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Money transfer business accused of being evasive over fraud concerns wins libel damages

Mr Justice Nicol, sitting at the High Court, has awarded a total of £40,000 damages in a libel claim where a television broadcast company wrongly alleged that a money transfer business had been investigated for fraud.

In Kadir & Anor v Channel S Television Ltd [2014] EWHC 2305 (QB), the Claimants, Barakah UK Ltd and its former director, Hafiz Abdul Kadir, sought damages from the Defendant, Channel S Television Ltd, after the news report aired on 27 December 2011.  The station whose audience is drawn from the UK Bengali community had reported that the Company, based in Whitechapel, had closed down after being investigated for fraud and that two of its employees had been arrested in connection with those allegations.   In fact, the company had closed for the afternoon after the morning trade had been slow and there had been no investigation or arrests.  The Company had, however, been the victim of a robbery on 5 December 2011 in which some £310,000 had been stolen.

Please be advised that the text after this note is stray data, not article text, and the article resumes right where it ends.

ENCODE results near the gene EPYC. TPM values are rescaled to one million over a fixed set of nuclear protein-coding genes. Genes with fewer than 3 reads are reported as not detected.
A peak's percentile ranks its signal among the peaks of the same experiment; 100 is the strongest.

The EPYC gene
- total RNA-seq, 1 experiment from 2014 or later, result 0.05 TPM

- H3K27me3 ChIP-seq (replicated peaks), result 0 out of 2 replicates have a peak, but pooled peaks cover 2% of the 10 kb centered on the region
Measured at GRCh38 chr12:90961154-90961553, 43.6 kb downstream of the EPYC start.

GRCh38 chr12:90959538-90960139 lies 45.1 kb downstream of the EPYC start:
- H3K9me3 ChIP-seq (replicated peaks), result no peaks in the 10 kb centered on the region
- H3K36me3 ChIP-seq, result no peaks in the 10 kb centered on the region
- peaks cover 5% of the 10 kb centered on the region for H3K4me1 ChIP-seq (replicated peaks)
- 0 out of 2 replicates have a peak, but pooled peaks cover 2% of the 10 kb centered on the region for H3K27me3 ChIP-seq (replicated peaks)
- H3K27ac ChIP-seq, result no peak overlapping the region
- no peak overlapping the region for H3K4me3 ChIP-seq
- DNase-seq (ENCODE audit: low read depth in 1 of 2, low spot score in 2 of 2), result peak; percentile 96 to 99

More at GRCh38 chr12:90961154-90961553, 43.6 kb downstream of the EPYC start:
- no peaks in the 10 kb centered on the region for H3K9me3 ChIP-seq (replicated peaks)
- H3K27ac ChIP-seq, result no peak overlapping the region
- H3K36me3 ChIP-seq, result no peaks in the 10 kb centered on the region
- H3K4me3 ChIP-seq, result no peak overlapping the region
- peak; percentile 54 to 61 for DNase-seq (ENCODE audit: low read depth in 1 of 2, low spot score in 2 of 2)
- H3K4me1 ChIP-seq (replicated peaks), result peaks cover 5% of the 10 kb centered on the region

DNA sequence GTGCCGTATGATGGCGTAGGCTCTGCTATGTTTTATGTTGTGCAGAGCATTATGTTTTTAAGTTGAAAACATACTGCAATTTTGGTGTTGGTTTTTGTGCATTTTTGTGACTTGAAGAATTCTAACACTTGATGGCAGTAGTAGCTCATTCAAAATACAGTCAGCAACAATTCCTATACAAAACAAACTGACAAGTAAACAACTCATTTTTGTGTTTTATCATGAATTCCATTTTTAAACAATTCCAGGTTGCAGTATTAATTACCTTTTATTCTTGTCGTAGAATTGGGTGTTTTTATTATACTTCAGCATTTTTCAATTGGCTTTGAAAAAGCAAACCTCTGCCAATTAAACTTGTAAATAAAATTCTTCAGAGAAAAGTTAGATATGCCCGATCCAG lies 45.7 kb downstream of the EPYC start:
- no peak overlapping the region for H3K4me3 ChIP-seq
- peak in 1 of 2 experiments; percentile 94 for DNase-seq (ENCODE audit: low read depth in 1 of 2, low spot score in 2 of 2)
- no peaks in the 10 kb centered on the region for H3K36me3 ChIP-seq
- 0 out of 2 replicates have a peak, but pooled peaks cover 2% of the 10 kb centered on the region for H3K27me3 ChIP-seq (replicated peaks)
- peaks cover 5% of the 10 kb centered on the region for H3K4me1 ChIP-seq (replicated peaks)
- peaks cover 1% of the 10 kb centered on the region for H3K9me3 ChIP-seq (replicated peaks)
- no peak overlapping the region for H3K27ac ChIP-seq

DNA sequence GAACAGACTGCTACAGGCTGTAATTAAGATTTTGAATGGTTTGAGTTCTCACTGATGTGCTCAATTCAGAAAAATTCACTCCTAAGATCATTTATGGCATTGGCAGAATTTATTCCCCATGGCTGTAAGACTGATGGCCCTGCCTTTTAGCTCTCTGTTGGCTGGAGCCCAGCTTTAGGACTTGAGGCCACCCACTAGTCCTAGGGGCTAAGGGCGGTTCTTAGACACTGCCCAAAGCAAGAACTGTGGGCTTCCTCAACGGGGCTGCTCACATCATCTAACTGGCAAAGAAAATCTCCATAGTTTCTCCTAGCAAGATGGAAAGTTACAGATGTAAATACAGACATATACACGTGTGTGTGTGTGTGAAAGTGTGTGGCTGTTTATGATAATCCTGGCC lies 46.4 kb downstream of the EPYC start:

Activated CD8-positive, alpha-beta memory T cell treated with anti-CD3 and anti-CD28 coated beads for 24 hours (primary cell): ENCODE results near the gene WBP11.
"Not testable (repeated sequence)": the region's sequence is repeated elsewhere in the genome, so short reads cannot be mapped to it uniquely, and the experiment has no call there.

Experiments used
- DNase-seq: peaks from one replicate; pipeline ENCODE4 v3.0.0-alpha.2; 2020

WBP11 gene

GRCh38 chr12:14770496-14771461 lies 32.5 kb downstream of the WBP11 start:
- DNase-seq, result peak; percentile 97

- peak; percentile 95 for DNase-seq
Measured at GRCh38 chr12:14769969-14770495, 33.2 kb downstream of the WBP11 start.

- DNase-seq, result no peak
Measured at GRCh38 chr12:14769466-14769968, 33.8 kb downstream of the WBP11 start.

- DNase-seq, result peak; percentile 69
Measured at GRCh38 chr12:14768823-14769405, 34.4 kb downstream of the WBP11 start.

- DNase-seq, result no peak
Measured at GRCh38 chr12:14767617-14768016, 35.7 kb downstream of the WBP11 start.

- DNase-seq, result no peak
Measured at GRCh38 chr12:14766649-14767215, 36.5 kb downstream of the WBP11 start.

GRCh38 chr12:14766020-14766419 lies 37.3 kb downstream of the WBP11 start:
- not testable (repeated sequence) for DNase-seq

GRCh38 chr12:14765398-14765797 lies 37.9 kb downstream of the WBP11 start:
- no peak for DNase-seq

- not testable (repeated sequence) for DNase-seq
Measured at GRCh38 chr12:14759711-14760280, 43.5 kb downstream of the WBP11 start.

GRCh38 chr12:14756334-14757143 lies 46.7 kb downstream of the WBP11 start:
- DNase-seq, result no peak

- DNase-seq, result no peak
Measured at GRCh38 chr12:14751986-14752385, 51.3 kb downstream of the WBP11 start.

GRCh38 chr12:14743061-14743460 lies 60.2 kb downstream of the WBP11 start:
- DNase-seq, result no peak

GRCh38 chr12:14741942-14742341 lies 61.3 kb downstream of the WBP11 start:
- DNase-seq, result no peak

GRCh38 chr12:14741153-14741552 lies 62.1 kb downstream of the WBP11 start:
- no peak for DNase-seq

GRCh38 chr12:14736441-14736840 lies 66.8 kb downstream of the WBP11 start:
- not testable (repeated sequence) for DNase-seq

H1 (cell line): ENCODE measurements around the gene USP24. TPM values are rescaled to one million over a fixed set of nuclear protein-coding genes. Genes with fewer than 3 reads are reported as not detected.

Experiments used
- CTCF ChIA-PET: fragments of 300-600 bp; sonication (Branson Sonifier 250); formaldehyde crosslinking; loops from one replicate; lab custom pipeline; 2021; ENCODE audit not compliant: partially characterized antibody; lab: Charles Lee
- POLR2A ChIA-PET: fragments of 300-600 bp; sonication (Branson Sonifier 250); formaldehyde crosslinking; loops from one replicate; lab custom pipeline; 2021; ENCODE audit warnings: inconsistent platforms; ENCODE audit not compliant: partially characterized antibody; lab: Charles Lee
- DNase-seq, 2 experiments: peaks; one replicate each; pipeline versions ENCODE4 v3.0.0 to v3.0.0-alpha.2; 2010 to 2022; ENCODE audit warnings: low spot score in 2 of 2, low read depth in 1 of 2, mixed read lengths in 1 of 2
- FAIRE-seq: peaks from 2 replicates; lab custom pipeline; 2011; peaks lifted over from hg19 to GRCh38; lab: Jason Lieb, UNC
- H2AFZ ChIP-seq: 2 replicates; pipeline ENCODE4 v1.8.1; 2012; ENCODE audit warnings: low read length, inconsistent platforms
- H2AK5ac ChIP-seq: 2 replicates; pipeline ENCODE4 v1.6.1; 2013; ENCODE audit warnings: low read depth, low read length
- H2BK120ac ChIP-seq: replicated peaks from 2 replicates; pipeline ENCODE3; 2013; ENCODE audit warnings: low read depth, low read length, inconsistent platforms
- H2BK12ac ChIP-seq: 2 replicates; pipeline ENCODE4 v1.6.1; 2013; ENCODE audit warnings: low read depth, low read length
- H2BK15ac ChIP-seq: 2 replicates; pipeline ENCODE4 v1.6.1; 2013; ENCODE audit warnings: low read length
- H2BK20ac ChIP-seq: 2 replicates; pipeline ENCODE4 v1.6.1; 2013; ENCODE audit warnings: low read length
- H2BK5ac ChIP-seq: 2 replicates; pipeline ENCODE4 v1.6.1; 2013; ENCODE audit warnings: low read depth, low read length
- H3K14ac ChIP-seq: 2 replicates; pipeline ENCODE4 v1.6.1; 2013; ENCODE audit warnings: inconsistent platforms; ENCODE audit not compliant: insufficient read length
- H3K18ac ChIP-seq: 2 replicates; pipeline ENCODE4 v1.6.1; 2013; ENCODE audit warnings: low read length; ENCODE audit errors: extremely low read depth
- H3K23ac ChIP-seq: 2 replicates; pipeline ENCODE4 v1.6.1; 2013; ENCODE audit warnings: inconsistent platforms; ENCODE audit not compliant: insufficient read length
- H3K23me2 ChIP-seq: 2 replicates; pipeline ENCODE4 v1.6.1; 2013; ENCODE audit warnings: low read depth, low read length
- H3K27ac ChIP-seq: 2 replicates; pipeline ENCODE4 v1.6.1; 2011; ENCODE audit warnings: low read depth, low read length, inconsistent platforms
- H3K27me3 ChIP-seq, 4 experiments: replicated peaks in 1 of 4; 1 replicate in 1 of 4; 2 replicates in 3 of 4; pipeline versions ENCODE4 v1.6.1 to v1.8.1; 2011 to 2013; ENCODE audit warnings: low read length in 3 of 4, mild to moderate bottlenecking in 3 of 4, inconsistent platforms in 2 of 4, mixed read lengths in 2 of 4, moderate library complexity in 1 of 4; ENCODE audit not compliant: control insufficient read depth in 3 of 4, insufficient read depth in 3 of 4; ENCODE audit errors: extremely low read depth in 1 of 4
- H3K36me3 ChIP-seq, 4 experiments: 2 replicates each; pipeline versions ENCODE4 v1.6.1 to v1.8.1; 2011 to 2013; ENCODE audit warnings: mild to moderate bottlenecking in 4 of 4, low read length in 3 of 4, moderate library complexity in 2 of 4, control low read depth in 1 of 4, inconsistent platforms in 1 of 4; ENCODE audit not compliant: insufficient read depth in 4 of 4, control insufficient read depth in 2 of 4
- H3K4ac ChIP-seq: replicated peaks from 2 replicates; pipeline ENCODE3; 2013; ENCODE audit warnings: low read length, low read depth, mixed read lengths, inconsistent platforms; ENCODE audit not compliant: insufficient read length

The Company produced accounts which demonstrated a decline in business since the broadcast had aired.  The Claimants estimated that around 3,500 people had viewed the programme.  Mr Justice Nichols commented that the news broadcast was like to have had ‘a seriously detrimental effect’ on the Company’s trading reputation and that it would have ‘seriously undermined the confidence which the customers could have in it’.  Although Mr Kadir did not seek to suggest that the broadcast had accused him of having perpetrated a fraud, he did plead that the report portrayed him as someone who had dealt with the suspicions of fraud in a highly evasive and incompetent manner.  This was particularly damaging and hurtful to him as he is known as a religious scholar in his community.  He had stood down as the director of the Company after the broadcast because of these imputations.

The Court had entered default judgment against the Defendant after it failed to submit a properly pleaded defence.  Mr Justice Nicol lamented the ‘cavalier approach’ that the Defendant had taken to the litigation and took the view that a counterclaim which it had raised aggravated the injury to Mr Kadir.  He awarded £20,000 in damages to Mr Kadir personally and £20,000 to the Company; the Defendant also undertook not to publish or re-publish similar allegations.


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